The basic approach is
Hash(secret | salt), which is stored along with the salt. Obviously it's important to use a modern hash algorithm like one of the SHA2 variants (though currently SHA1 is not totally broken like MD5 is). Note that if you are storing challenge questions this way, you probably want to
ToLower() the secret before hashing it. This may reduce the complexity somewhat, but security questions aren't intended to have high entropy like a password anyway.
What about brute-force attacks like Rainbow tables?
Concerns about brute-force attacks can be mitigated in two ways:
- Require a minimum amount of entropy in the secret (length, complexity, etc.).
- Increase the amount of computation required to perform the hash.
The method used in
bcrypt is a good improvement on standard hashing because it increases the amount of time to calculate the hash by many orders of magnitude. Basically, it just iteratively hashes the secret many times:
Hash(Hash(...Hash(secret | salt)...))
Because the amount of time is still relatively small (hundreds of milliseconds), it does not add an intolerable delay to the legitimate user. But it can ruin automated brute-force attacks.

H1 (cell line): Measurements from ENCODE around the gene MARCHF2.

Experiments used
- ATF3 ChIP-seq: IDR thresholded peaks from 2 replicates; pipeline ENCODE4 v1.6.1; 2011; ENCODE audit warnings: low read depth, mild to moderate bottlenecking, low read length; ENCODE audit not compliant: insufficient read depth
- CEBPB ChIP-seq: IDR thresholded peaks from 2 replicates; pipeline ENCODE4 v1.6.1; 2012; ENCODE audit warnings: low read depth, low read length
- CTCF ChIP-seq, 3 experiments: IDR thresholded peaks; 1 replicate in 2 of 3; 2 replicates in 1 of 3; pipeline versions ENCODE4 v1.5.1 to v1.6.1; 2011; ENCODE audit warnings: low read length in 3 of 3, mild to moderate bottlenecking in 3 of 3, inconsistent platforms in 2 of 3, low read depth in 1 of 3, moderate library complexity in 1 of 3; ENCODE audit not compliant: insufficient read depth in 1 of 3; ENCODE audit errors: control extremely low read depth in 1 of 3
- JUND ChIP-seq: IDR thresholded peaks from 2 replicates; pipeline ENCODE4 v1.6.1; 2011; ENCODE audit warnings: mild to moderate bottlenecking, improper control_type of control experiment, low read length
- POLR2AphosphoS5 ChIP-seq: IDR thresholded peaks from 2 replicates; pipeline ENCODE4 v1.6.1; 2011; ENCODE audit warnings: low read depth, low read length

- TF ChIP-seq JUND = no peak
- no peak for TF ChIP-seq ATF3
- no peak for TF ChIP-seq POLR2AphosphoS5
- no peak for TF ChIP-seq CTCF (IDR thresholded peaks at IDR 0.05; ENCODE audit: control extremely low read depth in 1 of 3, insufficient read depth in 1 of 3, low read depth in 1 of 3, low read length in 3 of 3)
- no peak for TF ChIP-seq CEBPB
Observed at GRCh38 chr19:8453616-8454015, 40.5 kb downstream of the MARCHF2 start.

That's not good enough
If the additional difficulty of
bcrypt is insufficient, try
scrypt. It works like
bcrypt but needs to save each iterative hash in memory for a final merge at the end. This adds the same time complexity as
bcrypt but also increases space complexity, making it more difficult to implement in hardware, especially in parallel.
Honestly, I'm not aware of a C# library to implement this, let alone one "certified" by some official body, but it wouldn't be too difficult. Assuming you write thread-safe code, and the password verification takes place on a trusted system like a server, implementation concerns like side-channel attacks are minimized.
Further reading: This answer to Is BCrypt a good encryption algorithm to use in C#? Where can I find it?